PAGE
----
shabbos candles

The Shabbos Weekly
Halachos Series on Hilchos Shabbos

shabbos candles

Published by
Pirchei Shoshanim

A Project of
The Shema Yisrael Torah Network

Based on the Shiurim Given by

Rabbi Dovid
Ostroff, shlita

developed from the Chabura of the
Pirchei Shoshanim Shulchan Aruch Learning Project

These Halachos were shown by Rabbi Ostroff to
HaGaon HaRav Moshe Sternbuch, shlita


Questions for the Week of Parshas Shelach/Korachsubscribe


If I own an ostrich, may I handle broken glass?

The Shulchan Aruch tells us 1that items fit for animals are not muktze, provided that those animals are common. Items fit for animals that are not common, even though the wealthy raise those particular animals (Bengalese tigers?) remain muktze, unless you yourself raise such animals. Therefore, if you own a pet ostrich, since ostriches eat broken glass,2 broken glass for you would not be muktze.

Is raw meat muktze? Would owning a dog make any difference?

The Shulchan Aruch says 3that raw meat is not muktze because there are certain people that would eat it as it is.4 The Magen Avraham says that this is only true for fowl such as chicken or dove, which is soft and can be eaten raw, but red meat is muktze. The Taz disagrees and says that this is true for all meats. The Mishna Berura says that when very necessary one may rely on the Taz.

However, Rav Shlomo Zalman Auerbach Ztz”l says that nowadays nobody eats raw meat – especially when it is not salted, it is therefore muktze. 5(Although we find people who would eat steak tartar, they are certainly a small minority and would not affect this ruling). 6

Therefore, one must organize his freezer before Shabbos in such a way that the ice cream will be in front of the raw meat, because one cannot move the raw meat out of the way in order to get to the ice cream. According to the Mishna Berura who holds that muktze may be moved with one’s body, you would be permitted to move the raw meat out of the way with your elbow, but deftness would be imperative.

Although a dog would gladly receive the chunk of raw meat, but as you do not intend feeding him with it, it remains muktze.

If I encounter a dead mouse in my living room, how am I to remove it?

We find in the gemora 7that Rav Ashi told his servant to lift a dead mouse by its tail and remove it from the house. This was to emphasize that anything sickening or unpleasant in one’s surroundings may be handled directly and removed, despite it being muktze.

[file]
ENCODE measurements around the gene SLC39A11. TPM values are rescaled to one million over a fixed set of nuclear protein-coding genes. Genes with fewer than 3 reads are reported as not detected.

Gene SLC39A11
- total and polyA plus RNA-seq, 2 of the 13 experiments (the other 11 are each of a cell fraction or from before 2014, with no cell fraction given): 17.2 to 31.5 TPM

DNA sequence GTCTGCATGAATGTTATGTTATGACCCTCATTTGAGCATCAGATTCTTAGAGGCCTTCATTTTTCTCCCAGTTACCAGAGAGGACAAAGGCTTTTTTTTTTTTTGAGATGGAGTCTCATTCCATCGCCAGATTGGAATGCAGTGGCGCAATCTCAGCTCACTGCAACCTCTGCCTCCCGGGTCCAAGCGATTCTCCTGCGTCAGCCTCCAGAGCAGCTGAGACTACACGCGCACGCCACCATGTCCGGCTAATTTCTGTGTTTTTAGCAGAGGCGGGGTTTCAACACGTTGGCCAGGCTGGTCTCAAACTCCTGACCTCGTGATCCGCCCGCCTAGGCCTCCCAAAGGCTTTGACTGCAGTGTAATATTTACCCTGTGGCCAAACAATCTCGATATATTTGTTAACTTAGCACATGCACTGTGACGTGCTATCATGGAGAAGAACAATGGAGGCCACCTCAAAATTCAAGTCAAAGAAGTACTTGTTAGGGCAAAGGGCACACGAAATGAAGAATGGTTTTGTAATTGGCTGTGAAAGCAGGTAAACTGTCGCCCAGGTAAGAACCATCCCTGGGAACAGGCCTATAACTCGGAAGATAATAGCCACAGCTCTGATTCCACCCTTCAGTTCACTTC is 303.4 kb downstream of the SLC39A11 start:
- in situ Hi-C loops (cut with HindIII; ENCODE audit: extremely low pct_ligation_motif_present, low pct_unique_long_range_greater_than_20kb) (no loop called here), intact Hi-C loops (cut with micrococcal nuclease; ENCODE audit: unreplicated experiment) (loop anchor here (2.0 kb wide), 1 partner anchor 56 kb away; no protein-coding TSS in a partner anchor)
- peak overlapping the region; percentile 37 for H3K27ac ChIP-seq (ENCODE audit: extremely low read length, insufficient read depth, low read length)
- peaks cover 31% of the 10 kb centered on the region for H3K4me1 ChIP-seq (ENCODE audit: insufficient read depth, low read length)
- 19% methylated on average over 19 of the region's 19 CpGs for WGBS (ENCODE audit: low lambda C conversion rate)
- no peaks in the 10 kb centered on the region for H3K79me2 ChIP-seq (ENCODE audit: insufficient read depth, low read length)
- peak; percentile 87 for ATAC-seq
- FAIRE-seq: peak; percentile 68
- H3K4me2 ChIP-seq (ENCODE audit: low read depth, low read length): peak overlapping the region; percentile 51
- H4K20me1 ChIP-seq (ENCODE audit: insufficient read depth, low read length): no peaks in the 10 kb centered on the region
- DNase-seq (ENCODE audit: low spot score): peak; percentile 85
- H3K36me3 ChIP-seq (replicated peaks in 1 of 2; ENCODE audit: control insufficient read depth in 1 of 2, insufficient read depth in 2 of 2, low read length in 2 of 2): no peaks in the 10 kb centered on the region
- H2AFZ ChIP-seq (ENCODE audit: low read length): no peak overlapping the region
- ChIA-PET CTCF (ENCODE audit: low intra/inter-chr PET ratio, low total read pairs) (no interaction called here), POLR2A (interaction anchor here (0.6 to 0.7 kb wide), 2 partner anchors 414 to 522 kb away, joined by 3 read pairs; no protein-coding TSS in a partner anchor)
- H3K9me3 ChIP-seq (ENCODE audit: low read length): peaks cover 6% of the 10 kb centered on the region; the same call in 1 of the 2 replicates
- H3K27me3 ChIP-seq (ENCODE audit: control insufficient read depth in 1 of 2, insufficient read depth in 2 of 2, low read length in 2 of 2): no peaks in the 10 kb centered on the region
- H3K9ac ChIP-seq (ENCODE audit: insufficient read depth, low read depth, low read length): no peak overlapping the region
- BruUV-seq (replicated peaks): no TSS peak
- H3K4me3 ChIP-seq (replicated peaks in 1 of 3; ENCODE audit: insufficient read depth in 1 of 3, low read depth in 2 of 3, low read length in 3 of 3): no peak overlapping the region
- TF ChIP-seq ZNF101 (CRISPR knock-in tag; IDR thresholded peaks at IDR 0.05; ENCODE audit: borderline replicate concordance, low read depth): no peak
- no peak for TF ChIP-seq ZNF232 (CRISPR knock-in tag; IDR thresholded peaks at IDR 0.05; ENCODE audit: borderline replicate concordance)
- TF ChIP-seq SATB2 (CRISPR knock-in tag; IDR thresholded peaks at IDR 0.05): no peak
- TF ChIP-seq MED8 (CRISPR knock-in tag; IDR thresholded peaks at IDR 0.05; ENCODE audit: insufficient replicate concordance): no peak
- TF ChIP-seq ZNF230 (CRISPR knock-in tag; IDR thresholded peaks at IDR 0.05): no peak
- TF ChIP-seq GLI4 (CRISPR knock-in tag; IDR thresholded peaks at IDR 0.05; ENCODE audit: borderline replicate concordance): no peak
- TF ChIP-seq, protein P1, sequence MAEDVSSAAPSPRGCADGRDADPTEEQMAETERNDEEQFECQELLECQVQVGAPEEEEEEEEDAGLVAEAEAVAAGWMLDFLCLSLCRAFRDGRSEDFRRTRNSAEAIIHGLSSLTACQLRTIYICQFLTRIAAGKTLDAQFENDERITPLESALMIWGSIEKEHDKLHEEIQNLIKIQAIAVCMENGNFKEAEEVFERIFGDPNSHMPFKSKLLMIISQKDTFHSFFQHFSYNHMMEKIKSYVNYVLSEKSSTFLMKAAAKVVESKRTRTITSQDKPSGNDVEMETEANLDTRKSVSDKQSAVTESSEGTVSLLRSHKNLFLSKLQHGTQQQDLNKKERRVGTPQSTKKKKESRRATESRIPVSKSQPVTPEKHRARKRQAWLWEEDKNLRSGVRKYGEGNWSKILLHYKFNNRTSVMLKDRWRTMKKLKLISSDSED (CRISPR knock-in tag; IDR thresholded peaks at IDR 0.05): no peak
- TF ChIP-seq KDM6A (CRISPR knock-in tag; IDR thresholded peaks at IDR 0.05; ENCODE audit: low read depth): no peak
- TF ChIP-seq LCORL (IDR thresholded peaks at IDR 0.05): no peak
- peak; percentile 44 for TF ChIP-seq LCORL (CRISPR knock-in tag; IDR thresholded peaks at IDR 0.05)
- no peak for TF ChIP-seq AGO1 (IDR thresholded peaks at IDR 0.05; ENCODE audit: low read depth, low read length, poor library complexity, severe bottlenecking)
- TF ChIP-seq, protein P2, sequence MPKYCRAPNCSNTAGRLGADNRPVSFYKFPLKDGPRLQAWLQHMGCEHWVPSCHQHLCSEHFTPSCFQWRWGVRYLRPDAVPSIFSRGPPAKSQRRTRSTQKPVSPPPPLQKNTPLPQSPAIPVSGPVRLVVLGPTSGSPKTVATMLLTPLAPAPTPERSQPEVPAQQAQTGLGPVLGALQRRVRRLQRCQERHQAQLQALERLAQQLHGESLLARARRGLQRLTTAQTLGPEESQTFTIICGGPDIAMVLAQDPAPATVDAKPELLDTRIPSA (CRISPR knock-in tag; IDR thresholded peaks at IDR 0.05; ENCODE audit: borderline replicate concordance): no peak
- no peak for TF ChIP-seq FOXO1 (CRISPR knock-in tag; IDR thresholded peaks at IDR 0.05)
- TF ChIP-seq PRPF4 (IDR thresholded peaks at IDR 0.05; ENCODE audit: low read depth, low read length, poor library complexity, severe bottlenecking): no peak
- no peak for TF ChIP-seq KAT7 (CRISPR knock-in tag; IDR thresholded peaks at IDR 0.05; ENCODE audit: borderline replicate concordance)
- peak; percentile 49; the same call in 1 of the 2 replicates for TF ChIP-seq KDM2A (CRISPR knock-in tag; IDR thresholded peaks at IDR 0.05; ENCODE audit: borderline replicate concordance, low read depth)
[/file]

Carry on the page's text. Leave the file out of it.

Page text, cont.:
Chazal permitted the handling of muktze items in order to save one from unpleasantness. Rav Moshe Feinstein Ztz”l 8 quotes the case of guests arriving and there is a muktze itemin the living room that isdisturbing, it may be removed in a normal way. The Mishna Berura writes9 that a pile of shells and peels may be removed from the table with one’s hands, even though they are muktze, because one is disgusted by it. Rav Shlomo Zalman Auerbach Ztz”l 10is quoted saying that if guests are arriving and the housewife is greatly embarrassed lest the guests would see even a small amount of shells and peels, then they too may be removed.

One must not take this leniency too lightly and include everything into “unpleasantness”, because after all we are dealing with muktze.

After changing a baby’s diaper, is one permitted to handle and discard it?

A baby’s diaper is definitely included in this rule, as the very name of this halacha is a “g’raf shel re’i” – a potty, which Chazal permitted its removal because of revulsion. Therefore, after changing a baby’s diaper one may remove it and place it in the garbage can. It does not have to be placed into the first available spot once out of the living room, because its tiltul – handling is a permitted - one and may therefore be placed wherever a person wishes.

[1] Simon 308:29
[2] B’raisso Shabbos 128a.
[3] Simon 308:31.
[4] M”B 308:125.
[5] SS”K 11 footnote 20.
[6] If you would be adamant and say that because of these people raw meat should not be muktze, we would answer that at the utmost it would render steak tartar not muktze but not other raw meats.
[7] Shabbos 121b.
[8] In the back of the sefer written by Rav Pinchas Bodner called “Muktze”.
[9] Simon 308:115.
[10] Ibid.

Food For Thought

Is the sand in a sandpit muktze? In other words, is a child allowed to play in a sandpit on Shabbos?

If my child “sits down” in the middle of a Shabbos walk and refuses to continue am I permitted to carry him home?

May I blow a feather on Shabbos?

Is one permitted to pat a pet on Shabbos?

Answers coming next week.

Vort on the Parsha

The possuk tells us that Aharon’s staff blossomed and bore fruit before everyone’s very eyes. Why was it not enough just to see the fruit? HaGaon Rav Moshe Sternbuch shlita says that it is to show everyone that Aharon’s level of piety was not a gift from heaven, which others could have said that they were as worthy as him to receive it, rather it was the fruit of hard spiritual labor, ascending from one spiritual level to another until he became Aharon HaCohen.

This is a lesson to us all. Through hard work and diligence we can attain our true spiritual level.

For a printed version, click here.

To all those Soldiers and Civilians who were brutually murdered at Megiddo Wednesday the 24th of Sivan.

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Note:  The purpose of this series is intended solely for the clarification of the topics discussed and not to render halachic decisions. It is intended to heighten everyone's awareness of important practical questions which do arise on this topic.  One must consult with a proper halachic authority in order to receive p'sak.